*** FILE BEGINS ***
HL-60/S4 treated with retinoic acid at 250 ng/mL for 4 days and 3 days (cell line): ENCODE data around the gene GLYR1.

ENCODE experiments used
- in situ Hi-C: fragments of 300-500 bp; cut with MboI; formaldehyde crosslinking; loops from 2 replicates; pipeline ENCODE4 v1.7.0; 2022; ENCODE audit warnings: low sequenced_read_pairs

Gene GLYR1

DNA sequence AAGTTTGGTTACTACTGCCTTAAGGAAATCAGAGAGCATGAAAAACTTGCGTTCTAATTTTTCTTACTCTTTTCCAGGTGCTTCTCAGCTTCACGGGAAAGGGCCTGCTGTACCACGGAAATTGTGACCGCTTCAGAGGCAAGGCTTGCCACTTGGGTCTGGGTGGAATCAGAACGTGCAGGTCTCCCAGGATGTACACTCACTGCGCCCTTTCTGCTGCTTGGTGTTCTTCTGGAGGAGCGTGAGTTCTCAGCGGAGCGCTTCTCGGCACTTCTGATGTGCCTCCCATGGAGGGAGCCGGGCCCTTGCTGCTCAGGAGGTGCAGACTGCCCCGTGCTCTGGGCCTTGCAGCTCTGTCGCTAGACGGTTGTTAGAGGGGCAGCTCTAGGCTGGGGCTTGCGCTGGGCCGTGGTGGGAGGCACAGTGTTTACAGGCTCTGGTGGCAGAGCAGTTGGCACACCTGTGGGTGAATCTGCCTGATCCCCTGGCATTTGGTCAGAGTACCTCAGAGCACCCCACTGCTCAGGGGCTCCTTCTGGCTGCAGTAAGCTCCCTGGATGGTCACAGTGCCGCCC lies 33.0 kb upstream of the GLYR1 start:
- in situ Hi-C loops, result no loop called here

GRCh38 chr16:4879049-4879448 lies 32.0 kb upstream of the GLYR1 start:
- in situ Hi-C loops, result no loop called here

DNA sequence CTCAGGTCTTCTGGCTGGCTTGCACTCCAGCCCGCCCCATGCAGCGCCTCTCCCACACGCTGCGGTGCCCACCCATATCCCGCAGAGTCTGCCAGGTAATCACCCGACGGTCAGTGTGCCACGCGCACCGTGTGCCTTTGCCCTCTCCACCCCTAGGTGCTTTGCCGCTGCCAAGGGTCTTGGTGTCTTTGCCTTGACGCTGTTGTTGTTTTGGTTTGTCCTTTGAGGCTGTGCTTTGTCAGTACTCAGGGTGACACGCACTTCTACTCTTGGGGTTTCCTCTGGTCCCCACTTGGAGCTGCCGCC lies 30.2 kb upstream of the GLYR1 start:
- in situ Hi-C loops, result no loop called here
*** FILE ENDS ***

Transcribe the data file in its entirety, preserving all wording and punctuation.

HL-60/S4 treated with retinoic acid at 250 ng/mL for 4 days and 3 days (cell line): ENCODE data around the gene GLYR1.

ENCODE experiments used
- in situ Hi-C: fragments of 300-500 bp; cut with MboI; formaldehyde crosslinking; loops from 2 replicates; pipeline ENCODE4 v1.7.0; 2022; ENCODE audit warnings: low sequenced_read_pairs

Gene GLYR1

DNA sequence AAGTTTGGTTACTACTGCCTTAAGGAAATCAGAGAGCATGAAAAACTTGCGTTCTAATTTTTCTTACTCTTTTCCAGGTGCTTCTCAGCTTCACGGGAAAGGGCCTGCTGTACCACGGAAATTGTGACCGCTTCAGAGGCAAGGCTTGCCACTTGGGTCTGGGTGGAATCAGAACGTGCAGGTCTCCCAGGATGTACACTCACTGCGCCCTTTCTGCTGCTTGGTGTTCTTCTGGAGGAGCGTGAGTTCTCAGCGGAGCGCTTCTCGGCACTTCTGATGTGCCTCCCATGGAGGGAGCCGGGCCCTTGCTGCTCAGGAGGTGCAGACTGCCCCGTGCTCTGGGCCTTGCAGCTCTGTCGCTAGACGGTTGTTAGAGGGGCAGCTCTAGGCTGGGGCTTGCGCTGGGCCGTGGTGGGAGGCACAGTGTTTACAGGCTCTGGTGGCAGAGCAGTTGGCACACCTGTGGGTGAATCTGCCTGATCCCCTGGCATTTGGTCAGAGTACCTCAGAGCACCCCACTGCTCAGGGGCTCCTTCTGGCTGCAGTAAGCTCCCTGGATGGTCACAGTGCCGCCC lies 33.0 kb upstream of the GLYR1 start:
- in situ Hi-C loops, result no loop called here

GRCh38 chr16:4879049-4879448 lies 32.0 kb upstream of the GLYR1 start:
- in situ Hi-C loops, result no loop called here

DNA sequence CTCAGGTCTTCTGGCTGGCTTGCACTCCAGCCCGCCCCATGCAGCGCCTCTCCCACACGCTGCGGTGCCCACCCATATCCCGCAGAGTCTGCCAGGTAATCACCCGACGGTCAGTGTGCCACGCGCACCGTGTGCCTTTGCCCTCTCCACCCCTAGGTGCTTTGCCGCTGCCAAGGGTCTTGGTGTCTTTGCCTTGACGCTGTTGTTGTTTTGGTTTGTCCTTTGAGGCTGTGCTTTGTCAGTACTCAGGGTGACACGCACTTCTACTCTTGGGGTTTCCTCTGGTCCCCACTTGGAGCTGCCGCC lies 30.2 kb upstream of the GLYR1 start:
- in situ Hi-C loops, result no loop called here